Wednesday, March 07, 2007

Impeachment: Saint Paul, Minnesota, towns in Vermont deal with grassroots resolutions

Saint Paul DFLers submitted resolutions for the impeachment of Bush and Cheney in at least two wards, the resolutions will go on to be discussed and voted on at the Saint Paul City DFL convention on Saturday, June 9, 2007 so there is time to strategize and lobby delegates to the Ward Conventions on behalf of support of this measure, and to develop resolve to elect delegates to the City Convention from the Wards who will support this measure. Visible signs for impeachment in the City of Saint Paul for impeachment will obviously help... and people who have held signs on freeway overpasses, etc. have helped get these resolutions considered. Whoever you are, good job. It has got people talking!

In order to get the attention of the Minnesota State legislature, it will take actions by a few more cities, calls to State Legislators by prominent citizens in support of drafting the impeachment Joint Resolution, and lots and lots of letters and e-mails and phone calls from their constituents. Both incumbents from both parties should be targetted, equally.

Last night also saw much better organized and impactful efforts by citizens in Vermont - where resolutions supporting impeachment efforts in their State Legislature passed in at least 35 towns.

An excerpt from The Nation:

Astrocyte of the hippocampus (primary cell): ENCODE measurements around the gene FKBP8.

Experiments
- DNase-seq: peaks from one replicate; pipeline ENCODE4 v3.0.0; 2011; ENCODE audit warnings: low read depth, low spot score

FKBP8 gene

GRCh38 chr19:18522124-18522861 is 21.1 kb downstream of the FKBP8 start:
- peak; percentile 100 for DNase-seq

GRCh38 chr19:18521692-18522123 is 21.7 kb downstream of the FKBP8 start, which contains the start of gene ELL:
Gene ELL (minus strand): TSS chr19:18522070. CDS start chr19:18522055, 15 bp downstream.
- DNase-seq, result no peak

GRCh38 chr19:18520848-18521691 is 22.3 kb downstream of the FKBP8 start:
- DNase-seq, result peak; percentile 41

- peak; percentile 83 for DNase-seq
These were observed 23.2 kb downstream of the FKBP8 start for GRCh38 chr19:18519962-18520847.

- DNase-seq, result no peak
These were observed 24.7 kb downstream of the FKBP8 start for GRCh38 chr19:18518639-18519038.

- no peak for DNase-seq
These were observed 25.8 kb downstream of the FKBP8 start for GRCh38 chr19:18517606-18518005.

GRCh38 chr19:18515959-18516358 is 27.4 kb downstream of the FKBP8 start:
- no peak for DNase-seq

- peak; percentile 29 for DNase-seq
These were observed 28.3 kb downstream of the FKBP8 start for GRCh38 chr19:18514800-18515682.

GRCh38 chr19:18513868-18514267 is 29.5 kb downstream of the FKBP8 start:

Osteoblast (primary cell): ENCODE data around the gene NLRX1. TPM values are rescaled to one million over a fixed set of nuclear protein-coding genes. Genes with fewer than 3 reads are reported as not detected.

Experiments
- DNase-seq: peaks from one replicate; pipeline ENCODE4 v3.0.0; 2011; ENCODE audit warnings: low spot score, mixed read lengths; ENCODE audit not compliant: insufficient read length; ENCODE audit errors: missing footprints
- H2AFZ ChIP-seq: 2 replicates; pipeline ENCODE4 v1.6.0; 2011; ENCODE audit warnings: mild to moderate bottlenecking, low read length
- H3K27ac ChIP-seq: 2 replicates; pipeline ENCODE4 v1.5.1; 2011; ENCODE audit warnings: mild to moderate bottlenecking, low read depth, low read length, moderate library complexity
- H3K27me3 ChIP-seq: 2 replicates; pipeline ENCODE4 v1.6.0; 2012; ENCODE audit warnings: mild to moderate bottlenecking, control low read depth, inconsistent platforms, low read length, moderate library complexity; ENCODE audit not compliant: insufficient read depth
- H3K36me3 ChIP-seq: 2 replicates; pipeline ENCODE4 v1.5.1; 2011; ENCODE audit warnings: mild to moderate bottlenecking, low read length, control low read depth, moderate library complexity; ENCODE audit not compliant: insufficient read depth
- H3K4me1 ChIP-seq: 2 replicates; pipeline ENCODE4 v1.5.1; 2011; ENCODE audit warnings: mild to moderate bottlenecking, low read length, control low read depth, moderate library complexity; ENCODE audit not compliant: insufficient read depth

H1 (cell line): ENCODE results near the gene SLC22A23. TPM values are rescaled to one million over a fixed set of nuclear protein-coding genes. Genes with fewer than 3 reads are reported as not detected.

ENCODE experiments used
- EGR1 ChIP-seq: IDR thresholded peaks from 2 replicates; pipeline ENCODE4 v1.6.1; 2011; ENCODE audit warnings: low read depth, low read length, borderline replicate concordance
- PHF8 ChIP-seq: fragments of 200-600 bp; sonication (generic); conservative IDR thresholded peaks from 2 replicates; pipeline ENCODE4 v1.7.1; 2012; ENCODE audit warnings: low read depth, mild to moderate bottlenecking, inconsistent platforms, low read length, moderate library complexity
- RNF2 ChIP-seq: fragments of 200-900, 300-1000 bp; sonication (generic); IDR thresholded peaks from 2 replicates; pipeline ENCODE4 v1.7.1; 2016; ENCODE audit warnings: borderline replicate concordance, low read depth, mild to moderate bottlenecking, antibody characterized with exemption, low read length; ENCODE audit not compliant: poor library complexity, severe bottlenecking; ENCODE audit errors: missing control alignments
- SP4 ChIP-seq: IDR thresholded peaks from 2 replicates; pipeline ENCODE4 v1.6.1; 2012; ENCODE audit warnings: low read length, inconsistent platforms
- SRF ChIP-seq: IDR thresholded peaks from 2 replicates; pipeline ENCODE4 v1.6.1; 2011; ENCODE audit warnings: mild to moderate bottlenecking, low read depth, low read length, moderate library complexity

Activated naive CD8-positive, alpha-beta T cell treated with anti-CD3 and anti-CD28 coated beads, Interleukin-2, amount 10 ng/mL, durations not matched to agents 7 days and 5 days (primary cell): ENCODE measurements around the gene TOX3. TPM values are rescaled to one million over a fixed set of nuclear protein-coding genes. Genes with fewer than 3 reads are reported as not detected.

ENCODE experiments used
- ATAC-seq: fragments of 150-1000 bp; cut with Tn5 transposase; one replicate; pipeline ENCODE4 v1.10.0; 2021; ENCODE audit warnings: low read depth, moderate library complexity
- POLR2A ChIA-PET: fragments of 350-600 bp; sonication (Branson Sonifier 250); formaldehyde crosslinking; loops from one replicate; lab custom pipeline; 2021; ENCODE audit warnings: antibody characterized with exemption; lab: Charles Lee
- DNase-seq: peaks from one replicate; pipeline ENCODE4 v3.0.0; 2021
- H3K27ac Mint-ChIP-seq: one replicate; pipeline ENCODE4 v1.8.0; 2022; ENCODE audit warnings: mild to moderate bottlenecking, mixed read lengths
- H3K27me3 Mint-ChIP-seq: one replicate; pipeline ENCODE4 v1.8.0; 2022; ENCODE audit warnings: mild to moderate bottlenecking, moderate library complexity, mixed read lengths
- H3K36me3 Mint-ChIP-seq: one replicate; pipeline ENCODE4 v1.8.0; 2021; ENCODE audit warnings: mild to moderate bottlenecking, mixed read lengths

When Vermont Governor Jim Douglas, a Republican with reasonably close ties to President Bush, asked if there was any additional business to be considered at the town meeting he was running in Middlebury, Ellen McKay popped up and proposed the impeachment of Bush and Vice President Dick Cheney.

The governor was not amused. As moderator of the annual meeting, he tried to suggest that the proposal to impeach -- along with another proposal to withdraw U.S. troops from Iraq -- could not be voted on.

But McKay, a program coordinator at Middlebury College, pressed her case. And it soon became evident that the crowd at the annual meeting shared her desire to hold the president to account.

So Douglas backed down.

"It became clear that no one was going home until they had the chance to discuss the resolutions and vote on them," explained David Rosenberg, a political science professor at Middlebury College. "And being a good politician, he allowed the vote to happen."

By an overwhelming voice vote, Middlebury called for impeachment.

[read more: John Nichols, The Nation]


What happened in getting the Saint Paul resolutions submitted was ad hoc, with no organizational sponsors and only a day or two of thinking, communicating and last minute distribution of the resolution in at least two forms, but an organized effort will be needed to get a resolution through, and to get the big ball rolling in Minnesota, as it is in at least four other states.

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